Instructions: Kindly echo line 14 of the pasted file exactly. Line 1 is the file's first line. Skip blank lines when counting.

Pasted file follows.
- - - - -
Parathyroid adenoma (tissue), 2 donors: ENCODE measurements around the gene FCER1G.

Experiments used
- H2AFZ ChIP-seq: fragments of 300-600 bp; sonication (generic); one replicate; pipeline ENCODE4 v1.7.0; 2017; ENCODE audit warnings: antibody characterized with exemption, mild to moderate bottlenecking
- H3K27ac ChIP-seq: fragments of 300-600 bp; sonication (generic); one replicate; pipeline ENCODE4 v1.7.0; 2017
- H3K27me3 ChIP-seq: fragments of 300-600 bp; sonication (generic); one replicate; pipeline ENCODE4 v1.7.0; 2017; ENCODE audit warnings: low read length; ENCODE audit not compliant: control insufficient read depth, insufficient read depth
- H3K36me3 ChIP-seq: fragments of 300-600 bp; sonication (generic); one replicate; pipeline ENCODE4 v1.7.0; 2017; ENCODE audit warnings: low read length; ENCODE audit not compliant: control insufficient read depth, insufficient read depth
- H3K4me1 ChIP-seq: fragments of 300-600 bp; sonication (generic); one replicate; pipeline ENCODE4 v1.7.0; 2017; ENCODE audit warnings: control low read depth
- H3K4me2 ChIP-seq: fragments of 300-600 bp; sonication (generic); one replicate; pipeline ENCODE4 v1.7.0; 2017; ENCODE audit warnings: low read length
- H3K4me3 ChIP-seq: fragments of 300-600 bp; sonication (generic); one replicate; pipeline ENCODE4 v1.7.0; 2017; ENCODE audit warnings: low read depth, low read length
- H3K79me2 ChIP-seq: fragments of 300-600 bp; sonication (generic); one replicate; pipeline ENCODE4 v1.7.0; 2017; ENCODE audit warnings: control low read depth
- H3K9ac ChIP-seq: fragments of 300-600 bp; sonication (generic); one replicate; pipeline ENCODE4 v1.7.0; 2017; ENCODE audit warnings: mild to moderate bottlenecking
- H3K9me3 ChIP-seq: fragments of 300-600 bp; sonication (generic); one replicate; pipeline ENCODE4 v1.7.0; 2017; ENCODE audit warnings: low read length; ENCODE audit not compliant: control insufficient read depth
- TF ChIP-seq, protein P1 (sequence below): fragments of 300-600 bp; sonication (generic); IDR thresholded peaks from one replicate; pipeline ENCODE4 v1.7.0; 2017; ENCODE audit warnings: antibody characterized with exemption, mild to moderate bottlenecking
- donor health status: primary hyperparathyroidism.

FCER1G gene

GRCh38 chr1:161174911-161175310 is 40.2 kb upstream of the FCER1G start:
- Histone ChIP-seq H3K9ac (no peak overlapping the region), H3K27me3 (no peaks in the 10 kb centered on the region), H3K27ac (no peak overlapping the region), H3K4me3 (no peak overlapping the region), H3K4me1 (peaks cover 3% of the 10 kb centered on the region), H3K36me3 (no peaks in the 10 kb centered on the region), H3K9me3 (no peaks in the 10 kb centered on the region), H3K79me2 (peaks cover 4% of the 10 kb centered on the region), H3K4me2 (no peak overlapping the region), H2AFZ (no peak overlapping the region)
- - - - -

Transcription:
- donor health status: primary hyperparathyroidism.